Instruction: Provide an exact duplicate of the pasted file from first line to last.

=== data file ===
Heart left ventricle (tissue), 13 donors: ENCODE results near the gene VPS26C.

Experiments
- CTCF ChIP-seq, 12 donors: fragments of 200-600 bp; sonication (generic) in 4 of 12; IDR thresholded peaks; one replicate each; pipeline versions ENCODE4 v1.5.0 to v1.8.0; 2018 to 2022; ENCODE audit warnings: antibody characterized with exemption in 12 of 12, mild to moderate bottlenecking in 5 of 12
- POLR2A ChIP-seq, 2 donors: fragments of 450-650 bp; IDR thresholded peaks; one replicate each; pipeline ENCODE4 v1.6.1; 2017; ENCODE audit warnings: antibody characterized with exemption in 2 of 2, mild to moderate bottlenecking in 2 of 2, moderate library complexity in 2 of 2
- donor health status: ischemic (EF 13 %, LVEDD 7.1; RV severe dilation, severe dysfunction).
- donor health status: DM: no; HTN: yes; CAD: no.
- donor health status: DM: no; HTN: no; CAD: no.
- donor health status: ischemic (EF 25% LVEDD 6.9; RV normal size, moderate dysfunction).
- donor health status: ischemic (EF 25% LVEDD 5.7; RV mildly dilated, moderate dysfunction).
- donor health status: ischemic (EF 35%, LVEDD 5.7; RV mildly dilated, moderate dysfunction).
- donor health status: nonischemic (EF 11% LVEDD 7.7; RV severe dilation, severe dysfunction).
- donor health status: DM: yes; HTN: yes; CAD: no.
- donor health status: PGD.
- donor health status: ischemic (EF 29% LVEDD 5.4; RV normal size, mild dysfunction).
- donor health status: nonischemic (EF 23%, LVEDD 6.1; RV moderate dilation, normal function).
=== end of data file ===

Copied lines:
Heart left ventricle (tissue), 13 donors: ENCODE results near the gene VPS26C.

Experiments
- CTCF ChIP-seq, 12 donors: fragments of 200-600 bp; sonication (generic) in 4 of 12; IDR thresholded peaks; one replicate each; pipeline versions ENCODE4 v1.5.0 to v1.8.0; 2018 to 2022; ENCODE audit warnings: antibody characterized with exemption in 12 of 12, mild to moderate bottlenecking in 5 of 12
- POLR2A ChIP-seq, 2 donors: fragments of 450-650 bp; IDR thresholded peaks; one replicate each; pipeline ENCODE4 v1.6.1; 2017; ENCODE audit warnings: antibody characterized with exemption in 2 of 2, mild to moderate bottlenecking in 2 of 2, moderate library complexity in 2 of 2
- donor health status: ischemic (EF 13 %, LVEDD 7.1; RV severe dilation, severe dysfunction).
- donor health status: DM: no; HTN: yes; CAD: no.
- donor health status: DM: no; HTN: no; CAD: no.
- donor health status: ischemic (EF 25% LVEDD 6.9; RV normal size, moderate dysfunction).
- donor health status: ischemic (EF 25% LVEDD 5.7; RV mildly dilated, moderate dysfunction).
- donor health status: ischemic (EF 35%, LVEDD 5.7; RV mildly dilated, moderate dysfunction).
- donor health status: nonischemic (EF 11% LVEDD 7.7; RV severe dilation, severe dysfunction).
- donor health status: DM: yes; HTN: yes; CAD: no.
- donor health status: PGD.
- donor health status: ischemic (EF 29% LVEDD 5.4; RV normal size, mild dysfunction).
- donor health status: nonischemic (EF 23%, LVEDD 6.1; RV moderate dilation, normal function).